Why ebay does not care about security

The Past

I have been on eBay since 1997.

For the past ten years, I have been using two-factor authentication to protect my eBay, Paypal and other accounts.

It started with the Paypal Security Key, also affectionately known as the “Paypal Football” because of its shape.

Introduced in 2007, the football is a $5 hardware device that displays a quasi-random six-digit number when the button is pressed. The code changes every thirty seconds and makes it impossible to get into your Paypal account without the “Football”, which lived on my Key-ring and went everywhere with me. When eBay bought Paypal, the football could be used to protect access to my eBay account as well.

Four years went by. The battery in the football ran down, and the device fell to pieces when I tried to replace it. Alarmingly, eBay no longer offered the “Football”, offering instead A Credit-Card device that fulfilled the same function at the somewhat higher price of $30.Getting the feeling that eBay was trying to turn a profit out of (in)security, I looked elsewhere… and found the Yubikey VIP.

I had been using a Yubikey in the past to protect, among other things, my Gmail account (The epic Hack of the famous Wired Journalist Mat Honen, could have been thwarted, by his own admission, had he done the same). Now the good folks at Yubico were offing a Yubikey that also doubled as a Verisign VIP key (the technology that PayPal used in the football). I purchased one and have used it ever since. I am still using it to this day.

The Present

I got the following email from them yesterday.

Let me be clear: This is a really, really bad idea for a whole bunch of reasons. Let me enumerate a few:

  1. Texting is insecure. SMS is not encrypted, and SMS messages can be readily intercepted with the right equipment. Using SMS as a one-off mechanism to sign up for something is not too bad, but sending out a text every time you want to log in is a really bad idea.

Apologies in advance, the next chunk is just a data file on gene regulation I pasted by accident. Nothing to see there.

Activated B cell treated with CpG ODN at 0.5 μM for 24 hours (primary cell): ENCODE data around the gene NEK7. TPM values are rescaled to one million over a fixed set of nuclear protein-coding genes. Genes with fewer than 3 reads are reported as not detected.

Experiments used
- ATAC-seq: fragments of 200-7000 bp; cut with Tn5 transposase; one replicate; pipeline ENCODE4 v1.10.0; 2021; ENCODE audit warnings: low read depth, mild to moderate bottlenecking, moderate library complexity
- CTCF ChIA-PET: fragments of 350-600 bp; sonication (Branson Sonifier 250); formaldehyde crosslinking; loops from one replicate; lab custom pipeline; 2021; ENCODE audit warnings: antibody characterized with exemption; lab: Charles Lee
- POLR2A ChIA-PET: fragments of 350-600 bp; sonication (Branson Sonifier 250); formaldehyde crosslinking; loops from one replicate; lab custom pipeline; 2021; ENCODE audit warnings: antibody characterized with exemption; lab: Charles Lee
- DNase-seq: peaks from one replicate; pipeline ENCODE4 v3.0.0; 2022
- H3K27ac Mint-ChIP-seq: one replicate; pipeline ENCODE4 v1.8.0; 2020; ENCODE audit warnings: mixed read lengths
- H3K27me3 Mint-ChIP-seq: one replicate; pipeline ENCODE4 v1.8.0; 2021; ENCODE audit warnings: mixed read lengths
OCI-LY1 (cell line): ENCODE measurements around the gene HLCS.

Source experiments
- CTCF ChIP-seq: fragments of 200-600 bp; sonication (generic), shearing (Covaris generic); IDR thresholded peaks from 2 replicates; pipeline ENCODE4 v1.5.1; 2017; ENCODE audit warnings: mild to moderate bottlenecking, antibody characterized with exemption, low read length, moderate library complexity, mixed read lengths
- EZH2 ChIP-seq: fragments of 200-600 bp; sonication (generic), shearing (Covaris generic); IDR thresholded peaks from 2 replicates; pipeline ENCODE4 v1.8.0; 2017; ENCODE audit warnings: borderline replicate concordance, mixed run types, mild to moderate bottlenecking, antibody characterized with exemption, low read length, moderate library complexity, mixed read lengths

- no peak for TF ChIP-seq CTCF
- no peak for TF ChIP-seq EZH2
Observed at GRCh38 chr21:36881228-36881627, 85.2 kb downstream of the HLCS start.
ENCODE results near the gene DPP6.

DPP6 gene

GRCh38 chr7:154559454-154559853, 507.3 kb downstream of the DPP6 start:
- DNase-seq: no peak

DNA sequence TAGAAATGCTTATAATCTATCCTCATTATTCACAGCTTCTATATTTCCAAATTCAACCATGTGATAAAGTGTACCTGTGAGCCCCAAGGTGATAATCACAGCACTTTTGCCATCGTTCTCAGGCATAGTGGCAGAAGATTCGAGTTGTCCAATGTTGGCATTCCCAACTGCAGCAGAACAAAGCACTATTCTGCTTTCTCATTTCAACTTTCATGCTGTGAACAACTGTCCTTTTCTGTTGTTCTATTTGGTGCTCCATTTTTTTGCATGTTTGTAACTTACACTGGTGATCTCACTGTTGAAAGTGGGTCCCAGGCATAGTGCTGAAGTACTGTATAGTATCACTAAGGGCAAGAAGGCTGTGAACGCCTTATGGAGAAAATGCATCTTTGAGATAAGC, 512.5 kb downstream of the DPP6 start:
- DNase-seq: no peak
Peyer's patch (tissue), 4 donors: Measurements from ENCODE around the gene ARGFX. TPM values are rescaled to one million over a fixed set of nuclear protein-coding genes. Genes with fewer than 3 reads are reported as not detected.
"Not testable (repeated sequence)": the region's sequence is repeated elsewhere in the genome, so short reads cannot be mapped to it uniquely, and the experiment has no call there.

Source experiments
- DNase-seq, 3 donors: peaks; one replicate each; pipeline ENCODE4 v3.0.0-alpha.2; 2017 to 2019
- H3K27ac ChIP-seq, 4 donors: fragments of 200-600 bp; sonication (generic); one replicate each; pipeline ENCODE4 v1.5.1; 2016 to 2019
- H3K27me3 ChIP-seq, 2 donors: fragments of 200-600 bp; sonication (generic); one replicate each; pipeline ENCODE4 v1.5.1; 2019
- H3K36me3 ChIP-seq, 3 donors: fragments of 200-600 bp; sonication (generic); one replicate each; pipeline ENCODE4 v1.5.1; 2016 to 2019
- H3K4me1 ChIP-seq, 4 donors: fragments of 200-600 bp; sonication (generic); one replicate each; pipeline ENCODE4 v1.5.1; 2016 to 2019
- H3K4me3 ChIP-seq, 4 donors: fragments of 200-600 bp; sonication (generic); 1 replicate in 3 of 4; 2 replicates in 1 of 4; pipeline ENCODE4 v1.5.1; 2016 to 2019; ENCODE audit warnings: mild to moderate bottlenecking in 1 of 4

2. Not everybody has a texting plan. I am on Verizon’s ancient (not offered since 2012) un-capped, un-throttled, un-limited data plan. Verizon charges extra for text messages, so I have disabled text messaging.
  3. My phone is not always available. I may be able to take a call. I may be in a meeting. I may be in a basement or out of coverage. I may be overseas.
  4. I purposefully purchased serious securityand now eBay are replacing it with something that is less secure.

In an age where websites are becoming more and more secure, this is a retrograde step. So why did eBay do this astoundingly bone-headed thing?

  1. Money. It is my understanding that eBay have to pay Verisign to use this system, while a text message/voice system would be far cheaper.
  2. Support: Security, it is said, is the enemy of convenience. The previous system had some potential shortcomings that allowed users to easily revert to less secure options (“secret questions”, etc) if they didn’t have their hardware token with them. A properly-designed secure system would make it impossible to turn off two-factor authentication without extended vetting… which means hiring Customer Service people to establish the identity of the customer. Given the choice between “good” security and “CHEAP” security, it is hardly surprising that eBay went with the “less-good-but-dirt-cheap” option.

So what *should* ebay be doing?

  • If it ain’t broke… offer the $5 footballs again, or admit that you don’t know or care about security.
  • Use a known and trusted out-of-band key-generation system: If you don’t want to pay Verisign, use the Google Authenticator system, which runs in software, and is already trusted with Google, WordPress, DropBox and others who apparently care about security more than you do.
  • Roll your own like Blizzard and others. The technology is tried and trusted. Just do it.

But what if…What if the user cannot, for one reason or another, use the second factor? In addition, it should be possible to allow the users print out a set of recovery codes to use when the second factor is unavailable. Talk to Google about this; they obviously know something you don’t.

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Comments

  • Wizard Prang  On May 23, 2018 at 2:07 PM

    Additional: eBay’s “experts” told me that it is “spam”… right before they sent me another one.

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